About a year ago, I was commissioned to make a interpretive portrait of an executive for a high-profile client. After spending hours preparing and lighting the set, the subject arrived and within 15 minutes the shoot was over. Judging only by the LCD on the camera, I had captured something very close to what I’d envisioned. But when it came time to process the RAW files on the computer, not a single image on the monitor was as sharp as I expected.
I knew they should be sharp because I’d been very careful to set the autofocus to the subject’s eye and to maintain that focus—especially since I was shooting nearly wide open. I also knew that the premium, fixed-focal length lens I’d chosen was brilliant because I’d made several other razor sharp portraits with it. The only difference in this particular optical chain was the brand new camera I was using.
“All of my lenses now make sharper pictures. Every single one.”
After some experimentation, I discovered that this specific body and lens combination needed a slight adjustment to go from acceptably sharp, to razor sharp. The difference in the resulting pictures after such a simple change was amazing. But this really got me thinking about how many of my other lenses might look entirely different if I made a similar change. The answer: All of my lenses now make sharper pictures. Every single one.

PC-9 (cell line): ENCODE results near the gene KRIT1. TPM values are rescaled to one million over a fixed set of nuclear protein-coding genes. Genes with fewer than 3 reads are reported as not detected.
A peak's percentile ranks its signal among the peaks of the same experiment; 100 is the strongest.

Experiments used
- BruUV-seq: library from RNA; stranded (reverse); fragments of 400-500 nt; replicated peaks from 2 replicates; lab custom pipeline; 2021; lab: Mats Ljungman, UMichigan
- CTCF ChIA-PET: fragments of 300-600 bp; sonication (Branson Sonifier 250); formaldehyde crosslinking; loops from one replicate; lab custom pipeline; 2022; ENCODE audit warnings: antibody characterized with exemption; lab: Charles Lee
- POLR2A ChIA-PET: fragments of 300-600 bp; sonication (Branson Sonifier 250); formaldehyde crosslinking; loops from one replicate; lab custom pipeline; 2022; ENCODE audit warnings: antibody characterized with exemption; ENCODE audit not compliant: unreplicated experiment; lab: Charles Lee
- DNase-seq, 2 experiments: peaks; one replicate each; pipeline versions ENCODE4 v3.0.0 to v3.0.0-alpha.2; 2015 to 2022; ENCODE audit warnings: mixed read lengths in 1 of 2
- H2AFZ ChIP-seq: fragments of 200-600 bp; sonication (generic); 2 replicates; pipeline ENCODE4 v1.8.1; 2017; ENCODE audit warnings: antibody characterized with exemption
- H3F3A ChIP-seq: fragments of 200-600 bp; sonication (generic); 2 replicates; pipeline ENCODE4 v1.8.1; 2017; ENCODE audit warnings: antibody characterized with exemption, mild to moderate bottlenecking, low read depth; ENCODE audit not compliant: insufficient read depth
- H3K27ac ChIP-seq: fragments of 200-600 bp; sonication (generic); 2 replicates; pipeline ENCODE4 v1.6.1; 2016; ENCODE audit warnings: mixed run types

The adjustment I made is called AF Fine Tune and it allows you to set each lens and body combination to optimum accuracy. The reasons you might need to do this are measured in microns, but thankfully it’s adjusted with a simple push of a button. In the film days we’d just live with the inaccuracy, but with digital cameras we can now optimize our gear to near perfection.
It is possible to perform the adjustment using trial and error, but there’s a far easier, more accurate, and less time-consuming method simply by using a well designed focus target made by a company called LensAlign and some amazing analytical software called FocusTune.
The basic steps are very simple: You begin by photographing the target at evenly-spaced AF Fine Tune adjustments. The resulting images are then loaded into the software and it produces a graph indicating where the adjustment should be set. That number is then entered into the camera’s menu setting, and you’re done.